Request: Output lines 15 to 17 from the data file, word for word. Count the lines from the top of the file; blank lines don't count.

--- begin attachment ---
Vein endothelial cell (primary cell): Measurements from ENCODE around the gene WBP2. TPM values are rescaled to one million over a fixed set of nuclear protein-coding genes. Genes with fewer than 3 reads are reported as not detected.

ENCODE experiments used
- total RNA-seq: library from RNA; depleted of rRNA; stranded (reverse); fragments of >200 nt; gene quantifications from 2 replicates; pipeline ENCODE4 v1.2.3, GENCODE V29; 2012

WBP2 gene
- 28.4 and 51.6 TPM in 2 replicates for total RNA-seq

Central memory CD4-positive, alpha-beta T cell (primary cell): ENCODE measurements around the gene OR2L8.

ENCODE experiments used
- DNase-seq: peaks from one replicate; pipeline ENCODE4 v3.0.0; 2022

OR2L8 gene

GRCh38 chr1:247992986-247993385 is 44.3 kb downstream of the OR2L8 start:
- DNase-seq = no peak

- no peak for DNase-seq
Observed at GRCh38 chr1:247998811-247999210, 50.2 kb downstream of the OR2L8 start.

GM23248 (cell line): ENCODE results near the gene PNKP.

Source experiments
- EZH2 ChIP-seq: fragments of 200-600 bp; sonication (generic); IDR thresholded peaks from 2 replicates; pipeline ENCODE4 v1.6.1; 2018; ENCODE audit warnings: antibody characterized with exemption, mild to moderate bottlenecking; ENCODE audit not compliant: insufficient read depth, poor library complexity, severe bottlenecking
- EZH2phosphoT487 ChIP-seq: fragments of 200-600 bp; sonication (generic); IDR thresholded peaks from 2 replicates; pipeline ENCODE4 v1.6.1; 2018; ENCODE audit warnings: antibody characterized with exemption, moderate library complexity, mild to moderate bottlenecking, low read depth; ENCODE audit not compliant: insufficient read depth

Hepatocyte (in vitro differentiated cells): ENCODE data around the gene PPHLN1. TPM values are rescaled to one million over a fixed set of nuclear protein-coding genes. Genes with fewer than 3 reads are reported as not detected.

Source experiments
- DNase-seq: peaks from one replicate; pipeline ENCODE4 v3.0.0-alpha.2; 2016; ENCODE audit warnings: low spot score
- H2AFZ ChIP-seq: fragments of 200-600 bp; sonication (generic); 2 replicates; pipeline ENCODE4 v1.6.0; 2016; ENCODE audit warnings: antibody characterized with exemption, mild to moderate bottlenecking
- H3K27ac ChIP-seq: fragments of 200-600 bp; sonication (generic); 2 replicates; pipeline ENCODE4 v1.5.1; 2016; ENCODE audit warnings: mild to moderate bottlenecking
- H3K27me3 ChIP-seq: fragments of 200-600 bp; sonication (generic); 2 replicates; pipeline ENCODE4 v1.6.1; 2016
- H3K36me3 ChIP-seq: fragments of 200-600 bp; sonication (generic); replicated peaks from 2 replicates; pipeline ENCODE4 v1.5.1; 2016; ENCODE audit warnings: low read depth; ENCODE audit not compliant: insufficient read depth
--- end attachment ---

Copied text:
Source experiments
- EZH2 ChIP-seq: fragments of 200-600 bp; sonication (generic); IDR thresholded peaks from 2 replicates; pipeline ENCODE4 v1.6.1; 2018; ENCODE audit warnings: antibody characterized with exemption, mild to moderate bottlenecking; ENCODE audit not compliant: insufficient read depth, poor library complexity, severe bottlenecking
- EZH2phosphoT487 ChIP-seq: fragments of 200-600 bp; sonication (generic); IDR thresholded peaks from 2 replicates; pipeline ENCODE4 v1.6.1; 2018; ENCODE audit warnings: antibody characterized with exemption, moderate library complexity, mild to moderate bottlenecking, low read depth; ENCODE audit not compliant: insufficient read depth